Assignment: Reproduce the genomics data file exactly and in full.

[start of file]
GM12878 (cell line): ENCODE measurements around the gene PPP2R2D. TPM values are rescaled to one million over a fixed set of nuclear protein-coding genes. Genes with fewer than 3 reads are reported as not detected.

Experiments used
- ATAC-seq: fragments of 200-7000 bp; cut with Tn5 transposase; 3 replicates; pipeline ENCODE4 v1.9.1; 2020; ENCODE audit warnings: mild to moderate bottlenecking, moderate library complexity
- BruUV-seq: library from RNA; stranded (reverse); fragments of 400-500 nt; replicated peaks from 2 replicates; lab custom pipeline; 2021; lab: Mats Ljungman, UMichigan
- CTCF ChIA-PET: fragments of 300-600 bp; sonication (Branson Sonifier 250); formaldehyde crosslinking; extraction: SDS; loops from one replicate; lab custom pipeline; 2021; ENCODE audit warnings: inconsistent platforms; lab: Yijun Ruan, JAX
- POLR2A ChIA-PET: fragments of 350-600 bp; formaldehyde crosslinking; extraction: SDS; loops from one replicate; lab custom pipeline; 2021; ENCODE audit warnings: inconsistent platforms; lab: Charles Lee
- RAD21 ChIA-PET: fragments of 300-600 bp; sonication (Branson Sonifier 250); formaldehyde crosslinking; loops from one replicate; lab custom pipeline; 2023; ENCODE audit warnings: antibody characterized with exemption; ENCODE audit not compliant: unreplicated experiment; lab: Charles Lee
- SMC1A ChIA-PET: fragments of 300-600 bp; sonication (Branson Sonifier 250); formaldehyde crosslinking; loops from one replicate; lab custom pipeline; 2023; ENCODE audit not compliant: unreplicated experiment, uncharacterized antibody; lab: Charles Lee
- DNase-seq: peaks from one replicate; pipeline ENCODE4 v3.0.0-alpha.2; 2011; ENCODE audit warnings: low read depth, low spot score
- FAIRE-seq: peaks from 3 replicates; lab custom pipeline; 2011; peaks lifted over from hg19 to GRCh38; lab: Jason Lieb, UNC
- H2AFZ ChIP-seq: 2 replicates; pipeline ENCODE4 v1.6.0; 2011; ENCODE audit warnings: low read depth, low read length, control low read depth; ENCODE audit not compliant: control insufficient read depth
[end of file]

GM12878 (cell line): ENCODE measurements around the gene PPP2R2D. TPM values are rescaled to one million over a fixed set of nuclear protein-coding genes. Genes with fewer than 3 reads are reported as not detected.

Experiments used
- ATAC-seq: fragments of 200-7000 bp; cut with Tn5 transposase; 3 replicates; pipeline ENCODE4 v1.9.1; 2020; ENCODE audit warnings: mild to moderate bottlenecking, moderate library complexity
- BruUV-seq: library from RNA; stranded (reverse); fragments of 400-500 nt; replicated peaks from 2 replicates; lab custom pipeline; 2021; lab: Mats Ljungman, UMichigan
- CTCF ChIA-PET: fragments of 300-600 bp; sonication (Branson Sonifier 250); formaldehyde crosslinking; extraction: SDS; loops from one replicate; lab custom pipeline; 2021; ENCODE audit warnings: inconsistent platforms; lab: Yijun Ruan, JAX
- POLR2A ChIA-PET: fragments of 350-600 bp; formaldehyde crosslinking; extraction: SDS; loops from one replicate; lab custom pipeline; 2021; ENCODE audit warnings: inconsistent platforms; lab: Charles Lee
- RAD21 ChIA-PET: fragments of 300-600 bp; sonication (Branson Sonifier 250); formaldehyde crosslinking; loops from one replicate; lab custom pipeline; 2023; ENCODE audit warnings: antibody characterized with exemption; ENCODE audit not compliant: unreplicated experiment; lab: Charles Lee
- SMC1A ChIA-PET: fragments of 300-600 bp; sonication (Branson Sonifier 250); formaldehyde crosslinking; loops from one replicate; lab custom pipeline; 2023; ENCODE audit not compliant: unreplicated experiment, uncharacterized antibody; lab: Charles Lee
- DNase-seq: peaks from one replicate; pipeline ENCODE4 v3.0.0-alpha.2; 2011; ENCODE audit warnings: low read depth, low spot score
- FAIRE-seq: peaks from 3 replicates; lab custom pipeline; 2011; peaks lifted over from hg19 to GRCh38; lab: Jason Lieb, UNC
- H2AFZ ChIP-seq: 2 replicates; pipeline ENCODE4 v1.6.0; 2011; ENCODE audit warnings: low read depth, low read length, control low read depth; ENCODE audit not compliant: control insufficient read depth